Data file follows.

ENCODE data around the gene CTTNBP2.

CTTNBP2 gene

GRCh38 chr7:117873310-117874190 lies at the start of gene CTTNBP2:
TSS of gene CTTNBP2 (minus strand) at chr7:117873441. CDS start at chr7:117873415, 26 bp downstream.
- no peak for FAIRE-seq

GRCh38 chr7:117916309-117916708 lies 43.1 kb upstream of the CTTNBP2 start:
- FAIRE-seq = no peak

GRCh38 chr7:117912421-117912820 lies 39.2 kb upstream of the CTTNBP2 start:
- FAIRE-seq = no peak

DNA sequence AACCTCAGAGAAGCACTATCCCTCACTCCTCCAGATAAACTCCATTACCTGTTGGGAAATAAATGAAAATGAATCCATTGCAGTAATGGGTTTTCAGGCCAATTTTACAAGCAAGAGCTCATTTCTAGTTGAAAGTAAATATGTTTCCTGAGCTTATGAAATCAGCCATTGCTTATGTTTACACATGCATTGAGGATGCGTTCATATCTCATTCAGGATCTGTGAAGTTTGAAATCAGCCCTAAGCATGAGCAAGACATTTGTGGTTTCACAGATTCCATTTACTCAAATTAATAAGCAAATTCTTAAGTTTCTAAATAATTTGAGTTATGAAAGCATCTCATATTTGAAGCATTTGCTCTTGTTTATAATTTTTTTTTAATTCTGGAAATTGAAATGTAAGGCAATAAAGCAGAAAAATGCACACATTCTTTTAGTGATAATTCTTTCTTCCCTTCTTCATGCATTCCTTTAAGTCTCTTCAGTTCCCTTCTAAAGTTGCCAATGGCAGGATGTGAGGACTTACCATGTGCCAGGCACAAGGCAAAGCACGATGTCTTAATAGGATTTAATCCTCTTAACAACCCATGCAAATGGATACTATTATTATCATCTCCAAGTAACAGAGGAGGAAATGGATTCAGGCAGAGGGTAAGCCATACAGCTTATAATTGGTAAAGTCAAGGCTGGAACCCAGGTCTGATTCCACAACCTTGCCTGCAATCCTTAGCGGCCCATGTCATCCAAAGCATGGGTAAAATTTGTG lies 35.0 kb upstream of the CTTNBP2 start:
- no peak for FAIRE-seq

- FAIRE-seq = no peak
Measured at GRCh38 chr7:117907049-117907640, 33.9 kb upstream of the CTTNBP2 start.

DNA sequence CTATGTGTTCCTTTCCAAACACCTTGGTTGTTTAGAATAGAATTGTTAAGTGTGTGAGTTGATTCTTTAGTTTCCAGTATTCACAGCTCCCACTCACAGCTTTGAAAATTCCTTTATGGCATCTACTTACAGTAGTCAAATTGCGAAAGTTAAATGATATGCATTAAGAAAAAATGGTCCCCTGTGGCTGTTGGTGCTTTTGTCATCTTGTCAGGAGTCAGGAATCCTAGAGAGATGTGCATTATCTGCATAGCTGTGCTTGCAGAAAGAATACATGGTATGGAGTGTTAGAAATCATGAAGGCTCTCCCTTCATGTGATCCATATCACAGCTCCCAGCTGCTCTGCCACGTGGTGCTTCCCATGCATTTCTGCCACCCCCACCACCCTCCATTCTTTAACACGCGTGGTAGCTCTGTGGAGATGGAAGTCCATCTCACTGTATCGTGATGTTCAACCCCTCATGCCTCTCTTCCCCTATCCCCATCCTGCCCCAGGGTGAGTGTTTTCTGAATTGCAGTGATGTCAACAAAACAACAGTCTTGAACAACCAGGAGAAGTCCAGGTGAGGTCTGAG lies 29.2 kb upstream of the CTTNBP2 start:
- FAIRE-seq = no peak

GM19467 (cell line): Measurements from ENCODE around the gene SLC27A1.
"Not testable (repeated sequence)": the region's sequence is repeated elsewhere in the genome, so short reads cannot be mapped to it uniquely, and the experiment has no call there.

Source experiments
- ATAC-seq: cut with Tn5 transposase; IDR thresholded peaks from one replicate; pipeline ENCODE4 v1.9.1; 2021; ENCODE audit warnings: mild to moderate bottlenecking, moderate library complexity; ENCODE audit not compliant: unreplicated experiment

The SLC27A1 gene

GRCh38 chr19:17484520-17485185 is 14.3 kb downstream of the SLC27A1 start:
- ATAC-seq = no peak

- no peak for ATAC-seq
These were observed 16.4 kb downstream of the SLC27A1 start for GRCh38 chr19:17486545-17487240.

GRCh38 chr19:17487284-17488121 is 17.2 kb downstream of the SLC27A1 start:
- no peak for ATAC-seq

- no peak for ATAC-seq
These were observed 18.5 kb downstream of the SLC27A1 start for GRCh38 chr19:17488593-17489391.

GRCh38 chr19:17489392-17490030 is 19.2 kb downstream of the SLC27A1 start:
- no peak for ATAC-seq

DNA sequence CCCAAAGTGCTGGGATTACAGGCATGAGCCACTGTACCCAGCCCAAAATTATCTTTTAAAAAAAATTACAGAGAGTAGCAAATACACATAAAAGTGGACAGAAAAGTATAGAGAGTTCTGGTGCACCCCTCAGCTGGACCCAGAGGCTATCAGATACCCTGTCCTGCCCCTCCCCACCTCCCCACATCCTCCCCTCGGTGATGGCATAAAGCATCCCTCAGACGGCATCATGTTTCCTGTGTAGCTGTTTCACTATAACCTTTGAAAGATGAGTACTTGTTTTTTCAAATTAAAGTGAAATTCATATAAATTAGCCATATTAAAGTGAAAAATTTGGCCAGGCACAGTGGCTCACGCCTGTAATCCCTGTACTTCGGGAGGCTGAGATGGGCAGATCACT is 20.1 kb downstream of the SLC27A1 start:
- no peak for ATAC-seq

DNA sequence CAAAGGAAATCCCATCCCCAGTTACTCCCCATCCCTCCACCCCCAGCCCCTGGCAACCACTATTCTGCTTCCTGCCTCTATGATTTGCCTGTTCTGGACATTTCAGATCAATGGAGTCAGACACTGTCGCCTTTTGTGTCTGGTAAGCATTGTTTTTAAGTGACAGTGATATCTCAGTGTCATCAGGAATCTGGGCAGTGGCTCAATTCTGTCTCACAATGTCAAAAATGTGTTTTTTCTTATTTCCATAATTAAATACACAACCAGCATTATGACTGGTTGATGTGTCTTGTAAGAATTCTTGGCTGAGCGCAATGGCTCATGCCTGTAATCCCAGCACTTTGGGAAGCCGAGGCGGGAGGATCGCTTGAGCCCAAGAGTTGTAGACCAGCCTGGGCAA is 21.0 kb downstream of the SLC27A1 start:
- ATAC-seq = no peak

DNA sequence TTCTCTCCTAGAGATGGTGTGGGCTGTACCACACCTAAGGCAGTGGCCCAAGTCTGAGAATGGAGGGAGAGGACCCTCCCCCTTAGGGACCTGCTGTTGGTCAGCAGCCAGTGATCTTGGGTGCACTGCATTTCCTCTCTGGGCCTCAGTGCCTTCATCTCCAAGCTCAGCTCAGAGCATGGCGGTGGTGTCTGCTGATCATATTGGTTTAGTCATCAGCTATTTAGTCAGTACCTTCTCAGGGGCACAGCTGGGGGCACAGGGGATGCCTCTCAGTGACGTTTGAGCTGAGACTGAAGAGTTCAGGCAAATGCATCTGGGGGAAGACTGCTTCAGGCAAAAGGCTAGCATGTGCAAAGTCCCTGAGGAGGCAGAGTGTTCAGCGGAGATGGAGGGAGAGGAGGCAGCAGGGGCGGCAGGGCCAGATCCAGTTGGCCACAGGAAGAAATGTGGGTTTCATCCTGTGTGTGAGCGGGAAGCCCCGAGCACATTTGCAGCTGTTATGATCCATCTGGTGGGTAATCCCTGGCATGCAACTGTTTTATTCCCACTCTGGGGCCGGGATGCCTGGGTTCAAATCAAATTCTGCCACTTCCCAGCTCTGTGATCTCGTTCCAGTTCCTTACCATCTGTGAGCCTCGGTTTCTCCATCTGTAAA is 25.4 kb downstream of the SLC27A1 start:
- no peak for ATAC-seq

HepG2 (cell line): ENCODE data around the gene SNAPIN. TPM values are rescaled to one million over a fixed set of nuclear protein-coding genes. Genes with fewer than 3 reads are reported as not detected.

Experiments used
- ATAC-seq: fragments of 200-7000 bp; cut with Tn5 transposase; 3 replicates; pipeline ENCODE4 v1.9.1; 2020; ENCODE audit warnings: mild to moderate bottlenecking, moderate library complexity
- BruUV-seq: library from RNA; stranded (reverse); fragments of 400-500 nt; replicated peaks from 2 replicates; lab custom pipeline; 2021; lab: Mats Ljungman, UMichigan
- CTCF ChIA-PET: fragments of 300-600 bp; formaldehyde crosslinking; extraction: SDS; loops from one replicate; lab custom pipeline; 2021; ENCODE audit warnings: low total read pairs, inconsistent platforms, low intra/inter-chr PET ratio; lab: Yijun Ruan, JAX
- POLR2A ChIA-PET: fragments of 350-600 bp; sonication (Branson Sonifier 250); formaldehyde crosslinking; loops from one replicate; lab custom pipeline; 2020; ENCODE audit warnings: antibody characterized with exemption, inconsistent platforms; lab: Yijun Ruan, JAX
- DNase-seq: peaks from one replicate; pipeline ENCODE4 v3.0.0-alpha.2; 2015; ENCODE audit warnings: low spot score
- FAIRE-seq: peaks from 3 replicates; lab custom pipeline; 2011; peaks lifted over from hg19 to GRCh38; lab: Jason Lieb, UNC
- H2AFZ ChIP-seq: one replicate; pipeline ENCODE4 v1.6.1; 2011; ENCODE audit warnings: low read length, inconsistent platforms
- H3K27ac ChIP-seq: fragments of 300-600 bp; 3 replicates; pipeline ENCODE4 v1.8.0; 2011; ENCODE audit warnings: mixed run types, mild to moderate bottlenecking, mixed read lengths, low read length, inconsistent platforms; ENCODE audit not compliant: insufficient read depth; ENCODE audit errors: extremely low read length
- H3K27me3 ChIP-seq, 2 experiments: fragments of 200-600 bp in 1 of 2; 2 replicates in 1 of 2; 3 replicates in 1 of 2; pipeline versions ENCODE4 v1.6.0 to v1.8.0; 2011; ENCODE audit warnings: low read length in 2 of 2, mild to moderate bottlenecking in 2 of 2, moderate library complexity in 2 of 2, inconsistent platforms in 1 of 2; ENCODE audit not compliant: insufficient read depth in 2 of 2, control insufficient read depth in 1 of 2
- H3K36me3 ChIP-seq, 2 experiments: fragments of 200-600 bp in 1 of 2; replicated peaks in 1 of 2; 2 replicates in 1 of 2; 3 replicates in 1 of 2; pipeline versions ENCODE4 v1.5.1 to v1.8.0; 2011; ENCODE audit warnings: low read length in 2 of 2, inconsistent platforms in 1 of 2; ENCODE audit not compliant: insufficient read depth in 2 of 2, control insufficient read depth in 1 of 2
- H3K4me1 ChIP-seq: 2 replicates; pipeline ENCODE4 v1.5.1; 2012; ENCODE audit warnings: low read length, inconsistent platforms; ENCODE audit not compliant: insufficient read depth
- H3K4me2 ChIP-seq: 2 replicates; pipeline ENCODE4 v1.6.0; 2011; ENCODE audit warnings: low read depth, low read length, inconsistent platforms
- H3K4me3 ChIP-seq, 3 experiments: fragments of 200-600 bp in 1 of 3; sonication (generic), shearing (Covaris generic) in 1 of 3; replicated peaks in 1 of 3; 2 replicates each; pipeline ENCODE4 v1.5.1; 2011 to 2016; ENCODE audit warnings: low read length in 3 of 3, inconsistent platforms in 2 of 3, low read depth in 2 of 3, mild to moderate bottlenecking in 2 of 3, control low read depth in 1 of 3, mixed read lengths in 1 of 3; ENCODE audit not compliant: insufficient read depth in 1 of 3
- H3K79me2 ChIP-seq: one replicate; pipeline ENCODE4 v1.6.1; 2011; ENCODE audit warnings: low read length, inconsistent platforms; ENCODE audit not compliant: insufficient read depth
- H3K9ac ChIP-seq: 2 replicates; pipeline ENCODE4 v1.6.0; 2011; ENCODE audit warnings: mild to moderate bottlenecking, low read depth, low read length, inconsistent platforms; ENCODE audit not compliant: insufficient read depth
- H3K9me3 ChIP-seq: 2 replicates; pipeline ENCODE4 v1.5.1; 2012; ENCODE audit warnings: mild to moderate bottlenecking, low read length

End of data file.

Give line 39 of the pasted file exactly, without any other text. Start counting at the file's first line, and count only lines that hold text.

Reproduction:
- ATAC-seq: fragments of 200-7000 bp; cut with Tn5 transposase; 3 replicates; pipeline ENCODE4 v1.9.1; 2020; ENCODE audit warnings: mild to moderate bottlenecking, moderate library complexity